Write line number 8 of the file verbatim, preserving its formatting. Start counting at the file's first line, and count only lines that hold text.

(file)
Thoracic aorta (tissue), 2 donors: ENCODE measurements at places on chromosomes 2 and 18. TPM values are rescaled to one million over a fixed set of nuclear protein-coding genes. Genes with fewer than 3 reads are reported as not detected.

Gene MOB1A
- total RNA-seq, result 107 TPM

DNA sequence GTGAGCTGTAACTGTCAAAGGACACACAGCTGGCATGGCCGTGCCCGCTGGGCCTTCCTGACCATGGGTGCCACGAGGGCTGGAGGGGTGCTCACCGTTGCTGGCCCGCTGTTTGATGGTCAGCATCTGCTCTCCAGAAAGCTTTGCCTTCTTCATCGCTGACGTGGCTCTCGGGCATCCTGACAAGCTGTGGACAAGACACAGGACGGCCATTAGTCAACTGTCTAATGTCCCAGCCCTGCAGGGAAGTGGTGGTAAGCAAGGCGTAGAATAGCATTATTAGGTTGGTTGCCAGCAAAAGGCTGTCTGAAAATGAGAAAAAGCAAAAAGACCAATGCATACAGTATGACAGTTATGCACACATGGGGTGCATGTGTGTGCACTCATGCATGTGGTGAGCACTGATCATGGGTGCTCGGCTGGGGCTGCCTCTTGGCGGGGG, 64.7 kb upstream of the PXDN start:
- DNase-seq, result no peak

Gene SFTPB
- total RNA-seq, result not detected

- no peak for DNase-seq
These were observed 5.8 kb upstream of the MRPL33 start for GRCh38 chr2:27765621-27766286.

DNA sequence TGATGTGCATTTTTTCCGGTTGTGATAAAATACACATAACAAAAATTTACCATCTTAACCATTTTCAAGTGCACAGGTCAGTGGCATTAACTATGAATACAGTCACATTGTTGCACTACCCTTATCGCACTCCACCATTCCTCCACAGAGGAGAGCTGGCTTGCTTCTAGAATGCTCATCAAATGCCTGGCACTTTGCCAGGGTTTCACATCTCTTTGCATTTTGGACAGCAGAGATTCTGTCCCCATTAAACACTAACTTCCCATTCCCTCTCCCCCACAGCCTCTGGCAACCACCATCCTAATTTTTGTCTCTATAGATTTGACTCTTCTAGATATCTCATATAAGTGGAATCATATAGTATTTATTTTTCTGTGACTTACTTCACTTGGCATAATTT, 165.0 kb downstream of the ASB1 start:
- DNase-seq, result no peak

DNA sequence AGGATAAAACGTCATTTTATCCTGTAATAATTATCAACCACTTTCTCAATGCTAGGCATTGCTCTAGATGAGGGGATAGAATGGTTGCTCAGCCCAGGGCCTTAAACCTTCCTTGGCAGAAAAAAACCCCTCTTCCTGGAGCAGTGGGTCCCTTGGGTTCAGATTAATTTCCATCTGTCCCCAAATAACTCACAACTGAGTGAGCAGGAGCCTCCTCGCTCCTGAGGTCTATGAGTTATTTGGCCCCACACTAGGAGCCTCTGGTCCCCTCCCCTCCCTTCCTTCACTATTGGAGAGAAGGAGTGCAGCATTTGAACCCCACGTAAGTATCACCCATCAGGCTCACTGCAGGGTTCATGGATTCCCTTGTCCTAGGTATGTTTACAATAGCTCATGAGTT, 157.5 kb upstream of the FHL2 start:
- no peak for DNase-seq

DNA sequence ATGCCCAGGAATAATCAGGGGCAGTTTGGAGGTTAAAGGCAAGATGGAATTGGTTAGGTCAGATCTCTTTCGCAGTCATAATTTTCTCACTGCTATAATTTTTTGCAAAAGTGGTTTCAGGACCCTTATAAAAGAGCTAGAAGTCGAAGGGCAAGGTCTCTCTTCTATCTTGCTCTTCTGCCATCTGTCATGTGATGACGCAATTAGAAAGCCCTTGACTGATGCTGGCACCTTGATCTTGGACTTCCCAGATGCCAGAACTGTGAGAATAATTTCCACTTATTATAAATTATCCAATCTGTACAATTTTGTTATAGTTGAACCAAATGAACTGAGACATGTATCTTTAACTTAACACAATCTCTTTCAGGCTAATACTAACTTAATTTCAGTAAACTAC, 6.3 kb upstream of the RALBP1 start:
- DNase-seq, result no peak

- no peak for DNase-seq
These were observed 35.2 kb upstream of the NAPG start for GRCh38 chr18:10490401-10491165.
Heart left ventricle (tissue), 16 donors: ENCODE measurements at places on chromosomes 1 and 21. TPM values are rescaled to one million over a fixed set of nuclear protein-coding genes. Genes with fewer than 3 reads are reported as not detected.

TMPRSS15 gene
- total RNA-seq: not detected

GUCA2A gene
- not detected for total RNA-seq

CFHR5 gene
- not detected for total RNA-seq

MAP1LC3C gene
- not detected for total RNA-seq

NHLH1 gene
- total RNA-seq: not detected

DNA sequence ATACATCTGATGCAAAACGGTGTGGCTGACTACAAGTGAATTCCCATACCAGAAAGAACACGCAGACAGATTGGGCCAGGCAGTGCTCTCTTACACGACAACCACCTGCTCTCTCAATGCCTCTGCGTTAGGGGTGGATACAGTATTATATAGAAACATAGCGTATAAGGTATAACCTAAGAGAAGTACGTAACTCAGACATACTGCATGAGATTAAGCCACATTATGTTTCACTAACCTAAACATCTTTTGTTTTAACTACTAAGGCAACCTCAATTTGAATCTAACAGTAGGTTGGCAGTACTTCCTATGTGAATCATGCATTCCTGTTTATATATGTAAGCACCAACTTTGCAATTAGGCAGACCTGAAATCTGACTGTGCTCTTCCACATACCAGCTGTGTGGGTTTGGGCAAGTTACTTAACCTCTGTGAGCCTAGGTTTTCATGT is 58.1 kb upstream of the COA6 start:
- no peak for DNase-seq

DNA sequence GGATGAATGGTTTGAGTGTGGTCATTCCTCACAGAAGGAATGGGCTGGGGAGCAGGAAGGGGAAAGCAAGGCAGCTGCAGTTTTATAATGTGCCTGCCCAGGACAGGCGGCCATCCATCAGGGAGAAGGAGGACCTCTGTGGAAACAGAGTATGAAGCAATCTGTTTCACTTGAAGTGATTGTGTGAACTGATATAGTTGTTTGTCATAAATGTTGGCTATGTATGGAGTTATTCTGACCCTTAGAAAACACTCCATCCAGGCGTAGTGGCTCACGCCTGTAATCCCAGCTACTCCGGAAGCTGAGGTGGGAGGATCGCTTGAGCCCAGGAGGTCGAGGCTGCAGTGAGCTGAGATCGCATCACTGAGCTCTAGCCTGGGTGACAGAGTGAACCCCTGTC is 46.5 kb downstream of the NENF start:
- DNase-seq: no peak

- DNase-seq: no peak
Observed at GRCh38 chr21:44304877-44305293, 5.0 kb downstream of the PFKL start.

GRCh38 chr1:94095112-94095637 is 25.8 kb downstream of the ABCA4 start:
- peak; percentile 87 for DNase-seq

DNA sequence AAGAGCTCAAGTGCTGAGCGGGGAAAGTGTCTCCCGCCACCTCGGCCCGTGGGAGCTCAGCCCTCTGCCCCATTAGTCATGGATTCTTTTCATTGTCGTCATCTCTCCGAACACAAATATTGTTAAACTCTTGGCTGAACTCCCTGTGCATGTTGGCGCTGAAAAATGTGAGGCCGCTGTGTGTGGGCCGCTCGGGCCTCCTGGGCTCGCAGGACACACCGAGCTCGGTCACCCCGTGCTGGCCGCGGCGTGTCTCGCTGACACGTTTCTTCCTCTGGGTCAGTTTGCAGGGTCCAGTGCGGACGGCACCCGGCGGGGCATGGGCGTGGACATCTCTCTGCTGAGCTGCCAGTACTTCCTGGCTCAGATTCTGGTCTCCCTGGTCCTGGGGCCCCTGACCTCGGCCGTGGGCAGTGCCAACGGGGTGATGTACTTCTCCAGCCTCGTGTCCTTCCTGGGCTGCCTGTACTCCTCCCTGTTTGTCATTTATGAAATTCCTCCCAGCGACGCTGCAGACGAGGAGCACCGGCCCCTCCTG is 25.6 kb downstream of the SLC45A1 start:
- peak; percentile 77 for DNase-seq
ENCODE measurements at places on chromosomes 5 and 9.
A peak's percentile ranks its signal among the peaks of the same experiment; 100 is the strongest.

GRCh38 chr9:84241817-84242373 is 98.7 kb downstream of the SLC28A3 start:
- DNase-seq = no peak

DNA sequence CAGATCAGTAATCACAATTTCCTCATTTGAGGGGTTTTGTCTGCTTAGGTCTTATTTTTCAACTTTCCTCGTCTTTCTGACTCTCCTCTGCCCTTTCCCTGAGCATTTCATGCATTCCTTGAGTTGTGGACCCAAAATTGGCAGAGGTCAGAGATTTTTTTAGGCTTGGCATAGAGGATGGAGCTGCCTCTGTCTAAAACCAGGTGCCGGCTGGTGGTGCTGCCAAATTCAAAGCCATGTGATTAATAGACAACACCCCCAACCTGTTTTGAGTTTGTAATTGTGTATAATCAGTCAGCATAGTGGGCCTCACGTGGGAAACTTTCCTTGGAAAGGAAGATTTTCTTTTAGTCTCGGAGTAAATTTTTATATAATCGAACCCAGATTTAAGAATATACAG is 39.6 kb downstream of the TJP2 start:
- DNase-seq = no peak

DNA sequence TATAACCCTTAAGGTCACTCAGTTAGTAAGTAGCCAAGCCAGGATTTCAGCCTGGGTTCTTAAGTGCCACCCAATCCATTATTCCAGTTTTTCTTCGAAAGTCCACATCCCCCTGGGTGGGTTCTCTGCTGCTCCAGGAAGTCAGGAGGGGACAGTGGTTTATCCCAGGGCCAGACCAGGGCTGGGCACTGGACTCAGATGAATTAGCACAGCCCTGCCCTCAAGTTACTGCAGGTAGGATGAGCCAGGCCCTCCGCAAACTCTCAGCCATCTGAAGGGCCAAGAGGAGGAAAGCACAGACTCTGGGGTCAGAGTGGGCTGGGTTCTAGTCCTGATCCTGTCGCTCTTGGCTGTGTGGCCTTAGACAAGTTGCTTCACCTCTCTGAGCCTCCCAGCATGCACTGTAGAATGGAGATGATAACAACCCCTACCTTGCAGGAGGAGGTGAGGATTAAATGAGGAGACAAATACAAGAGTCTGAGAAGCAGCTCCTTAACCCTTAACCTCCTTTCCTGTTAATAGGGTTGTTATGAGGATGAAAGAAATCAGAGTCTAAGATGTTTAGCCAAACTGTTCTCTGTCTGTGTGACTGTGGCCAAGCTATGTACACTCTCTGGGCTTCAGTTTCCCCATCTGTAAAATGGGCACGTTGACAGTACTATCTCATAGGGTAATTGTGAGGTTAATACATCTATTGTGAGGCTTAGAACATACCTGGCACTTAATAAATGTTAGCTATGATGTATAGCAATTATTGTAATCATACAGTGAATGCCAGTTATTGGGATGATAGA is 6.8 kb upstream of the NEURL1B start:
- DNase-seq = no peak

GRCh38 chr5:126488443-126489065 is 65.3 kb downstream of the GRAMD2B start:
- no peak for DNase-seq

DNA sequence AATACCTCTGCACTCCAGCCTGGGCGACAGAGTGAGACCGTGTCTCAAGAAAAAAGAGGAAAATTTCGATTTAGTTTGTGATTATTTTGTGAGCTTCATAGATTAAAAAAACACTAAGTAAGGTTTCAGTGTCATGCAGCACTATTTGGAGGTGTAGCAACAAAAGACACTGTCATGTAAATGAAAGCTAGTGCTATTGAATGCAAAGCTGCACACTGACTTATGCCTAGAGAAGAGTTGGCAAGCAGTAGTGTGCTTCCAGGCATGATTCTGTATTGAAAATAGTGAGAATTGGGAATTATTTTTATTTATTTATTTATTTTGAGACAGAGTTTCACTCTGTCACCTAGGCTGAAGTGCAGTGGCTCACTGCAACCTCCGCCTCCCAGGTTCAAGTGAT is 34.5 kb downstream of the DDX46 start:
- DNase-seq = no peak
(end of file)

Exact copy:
- no peak for DNase-seq